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Implementing Inclusive Education

A Commonwealth Guide to Implementing Article 24 of the UN Convention on the Rights of Persons with Disabilities

image of Implementing Inclusive Education
Inclusion in education is a process of enabling all children to learn and participate effectively within mainstream school systems, without segregation. It is about shifting the focus from altering disabled people to fit into society to transforming society, and the world, by changing attitudes, removing barriers and providing the right support.



The UN Convention on the Rights of Persons with Disabilities requires the development of an inclusive education system for all. This revised and expanded second edition of Implementing Inclusive Education examines the adoption of the Convention and provides examples, both through illustrated case studies and on the accompanying DVDs, of how inclusive education systems for all children have been established in pockets throughout the Commonwealth and beyond.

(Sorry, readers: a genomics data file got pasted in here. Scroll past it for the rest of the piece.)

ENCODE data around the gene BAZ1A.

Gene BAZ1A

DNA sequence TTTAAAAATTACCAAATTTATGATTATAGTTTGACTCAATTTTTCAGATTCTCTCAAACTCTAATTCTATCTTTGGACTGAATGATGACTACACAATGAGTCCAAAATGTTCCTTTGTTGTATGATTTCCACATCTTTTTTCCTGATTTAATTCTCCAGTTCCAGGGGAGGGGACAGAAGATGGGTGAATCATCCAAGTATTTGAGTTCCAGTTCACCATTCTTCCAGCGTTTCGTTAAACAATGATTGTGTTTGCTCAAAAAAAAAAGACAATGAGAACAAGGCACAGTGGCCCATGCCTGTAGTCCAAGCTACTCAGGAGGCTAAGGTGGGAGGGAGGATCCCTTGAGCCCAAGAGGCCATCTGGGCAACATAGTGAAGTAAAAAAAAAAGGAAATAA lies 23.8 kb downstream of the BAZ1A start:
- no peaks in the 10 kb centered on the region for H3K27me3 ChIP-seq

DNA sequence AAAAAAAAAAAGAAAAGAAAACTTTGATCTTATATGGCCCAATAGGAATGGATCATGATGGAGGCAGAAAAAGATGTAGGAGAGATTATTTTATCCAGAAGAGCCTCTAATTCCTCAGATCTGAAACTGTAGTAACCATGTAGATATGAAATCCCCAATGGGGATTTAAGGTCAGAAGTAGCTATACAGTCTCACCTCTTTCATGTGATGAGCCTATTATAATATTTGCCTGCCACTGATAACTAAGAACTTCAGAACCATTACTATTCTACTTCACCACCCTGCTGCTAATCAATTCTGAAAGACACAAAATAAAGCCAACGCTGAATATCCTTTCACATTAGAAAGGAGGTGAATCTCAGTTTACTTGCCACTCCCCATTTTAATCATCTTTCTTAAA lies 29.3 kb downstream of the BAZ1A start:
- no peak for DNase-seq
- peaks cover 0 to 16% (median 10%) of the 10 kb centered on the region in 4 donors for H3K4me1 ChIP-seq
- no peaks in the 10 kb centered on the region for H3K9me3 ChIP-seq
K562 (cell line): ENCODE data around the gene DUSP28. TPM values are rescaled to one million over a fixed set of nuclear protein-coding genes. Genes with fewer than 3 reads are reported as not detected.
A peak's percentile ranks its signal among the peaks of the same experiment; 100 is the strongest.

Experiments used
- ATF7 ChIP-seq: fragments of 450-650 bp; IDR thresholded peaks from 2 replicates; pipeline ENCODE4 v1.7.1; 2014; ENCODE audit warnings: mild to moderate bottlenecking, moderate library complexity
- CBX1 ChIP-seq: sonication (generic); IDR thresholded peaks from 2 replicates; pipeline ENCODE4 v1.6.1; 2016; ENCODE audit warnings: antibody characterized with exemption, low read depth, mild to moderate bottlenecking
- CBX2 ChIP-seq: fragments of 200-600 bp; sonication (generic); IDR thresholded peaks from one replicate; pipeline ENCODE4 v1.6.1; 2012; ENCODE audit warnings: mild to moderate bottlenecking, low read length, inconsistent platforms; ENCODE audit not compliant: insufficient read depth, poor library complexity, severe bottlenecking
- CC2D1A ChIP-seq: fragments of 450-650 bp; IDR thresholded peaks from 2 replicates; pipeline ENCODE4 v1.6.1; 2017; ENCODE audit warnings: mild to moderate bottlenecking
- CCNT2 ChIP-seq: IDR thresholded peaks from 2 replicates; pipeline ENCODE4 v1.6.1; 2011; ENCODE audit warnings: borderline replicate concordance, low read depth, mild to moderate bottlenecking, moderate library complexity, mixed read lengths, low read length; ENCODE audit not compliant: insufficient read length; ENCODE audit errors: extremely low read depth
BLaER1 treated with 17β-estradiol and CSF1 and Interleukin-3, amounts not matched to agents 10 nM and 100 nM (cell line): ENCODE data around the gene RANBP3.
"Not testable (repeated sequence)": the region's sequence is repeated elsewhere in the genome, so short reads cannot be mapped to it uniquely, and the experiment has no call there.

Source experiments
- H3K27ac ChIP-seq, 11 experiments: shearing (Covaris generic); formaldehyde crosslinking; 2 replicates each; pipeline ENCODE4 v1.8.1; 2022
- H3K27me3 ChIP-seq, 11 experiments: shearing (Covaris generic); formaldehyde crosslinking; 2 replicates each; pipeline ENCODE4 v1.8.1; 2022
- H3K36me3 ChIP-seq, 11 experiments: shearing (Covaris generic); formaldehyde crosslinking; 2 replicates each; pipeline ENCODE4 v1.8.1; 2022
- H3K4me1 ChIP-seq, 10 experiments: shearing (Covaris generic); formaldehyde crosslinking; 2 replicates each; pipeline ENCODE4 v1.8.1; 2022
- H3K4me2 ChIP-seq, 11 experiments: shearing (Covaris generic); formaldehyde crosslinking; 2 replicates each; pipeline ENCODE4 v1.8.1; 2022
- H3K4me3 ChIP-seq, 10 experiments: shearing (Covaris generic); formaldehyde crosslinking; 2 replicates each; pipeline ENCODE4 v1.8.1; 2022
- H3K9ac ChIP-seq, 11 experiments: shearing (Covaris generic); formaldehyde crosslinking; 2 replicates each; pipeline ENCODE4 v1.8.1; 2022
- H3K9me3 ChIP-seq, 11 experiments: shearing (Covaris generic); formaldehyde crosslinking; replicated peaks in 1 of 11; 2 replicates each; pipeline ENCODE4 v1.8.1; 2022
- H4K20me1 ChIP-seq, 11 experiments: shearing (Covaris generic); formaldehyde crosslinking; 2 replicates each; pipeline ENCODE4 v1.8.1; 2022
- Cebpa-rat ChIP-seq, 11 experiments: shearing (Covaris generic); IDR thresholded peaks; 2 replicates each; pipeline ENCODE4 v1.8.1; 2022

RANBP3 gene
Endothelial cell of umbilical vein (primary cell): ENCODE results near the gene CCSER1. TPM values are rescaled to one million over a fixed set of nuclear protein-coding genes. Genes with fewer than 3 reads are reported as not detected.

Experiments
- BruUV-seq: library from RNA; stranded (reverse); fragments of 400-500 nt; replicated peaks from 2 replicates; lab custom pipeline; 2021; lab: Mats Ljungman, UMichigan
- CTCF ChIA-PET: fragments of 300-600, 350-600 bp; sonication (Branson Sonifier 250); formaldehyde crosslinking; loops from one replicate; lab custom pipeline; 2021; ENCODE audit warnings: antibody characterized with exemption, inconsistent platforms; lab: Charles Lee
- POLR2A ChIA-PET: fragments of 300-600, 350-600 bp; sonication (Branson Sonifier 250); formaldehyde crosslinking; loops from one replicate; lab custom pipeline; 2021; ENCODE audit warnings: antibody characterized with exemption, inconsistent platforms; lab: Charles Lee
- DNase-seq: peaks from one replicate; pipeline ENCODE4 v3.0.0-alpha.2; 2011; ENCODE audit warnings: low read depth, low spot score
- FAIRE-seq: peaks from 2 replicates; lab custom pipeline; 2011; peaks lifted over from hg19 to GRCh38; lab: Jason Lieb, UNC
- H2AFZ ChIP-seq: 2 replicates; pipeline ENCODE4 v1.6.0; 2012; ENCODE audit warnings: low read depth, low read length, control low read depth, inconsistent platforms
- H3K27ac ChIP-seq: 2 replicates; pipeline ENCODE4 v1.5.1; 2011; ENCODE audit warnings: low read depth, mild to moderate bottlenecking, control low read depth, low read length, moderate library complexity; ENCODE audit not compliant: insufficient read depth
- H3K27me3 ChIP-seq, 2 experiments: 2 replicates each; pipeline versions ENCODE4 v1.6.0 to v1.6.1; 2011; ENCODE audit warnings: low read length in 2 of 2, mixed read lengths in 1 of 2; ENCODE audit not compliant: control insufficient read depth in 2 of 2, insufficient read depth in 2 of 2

The message is clear: it can be done. The task is now to implement inclusive education worldwide.

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Inclusive Education

UNESCO sees inclusive education as a process of addressing and responding to the diversity of needs of learners through increasing participation in learning, cultures and communities, and reducing exclusion within and from education. This involves changes in content, approaches, structures and strategies, with a common vision which covers all children within an appropriate age range. It embodies the conviction that it is the responsibility of the mainstream education system to educate all children.61 Inclusive education seeks to address the learning needs of all children, young people and adults, with a specific focus on those who are vulnerable to marginalisation and exclusion. Schools should accommodate all children, regardless of their physical, intellectual, social, emotional, linguistic or other impairments. They should provide for disabled and gifted children, street and working children, children from remote or nomadic populations, children from linguistic, ethnic or cultural minorities and children from other marginalised areas or groups.

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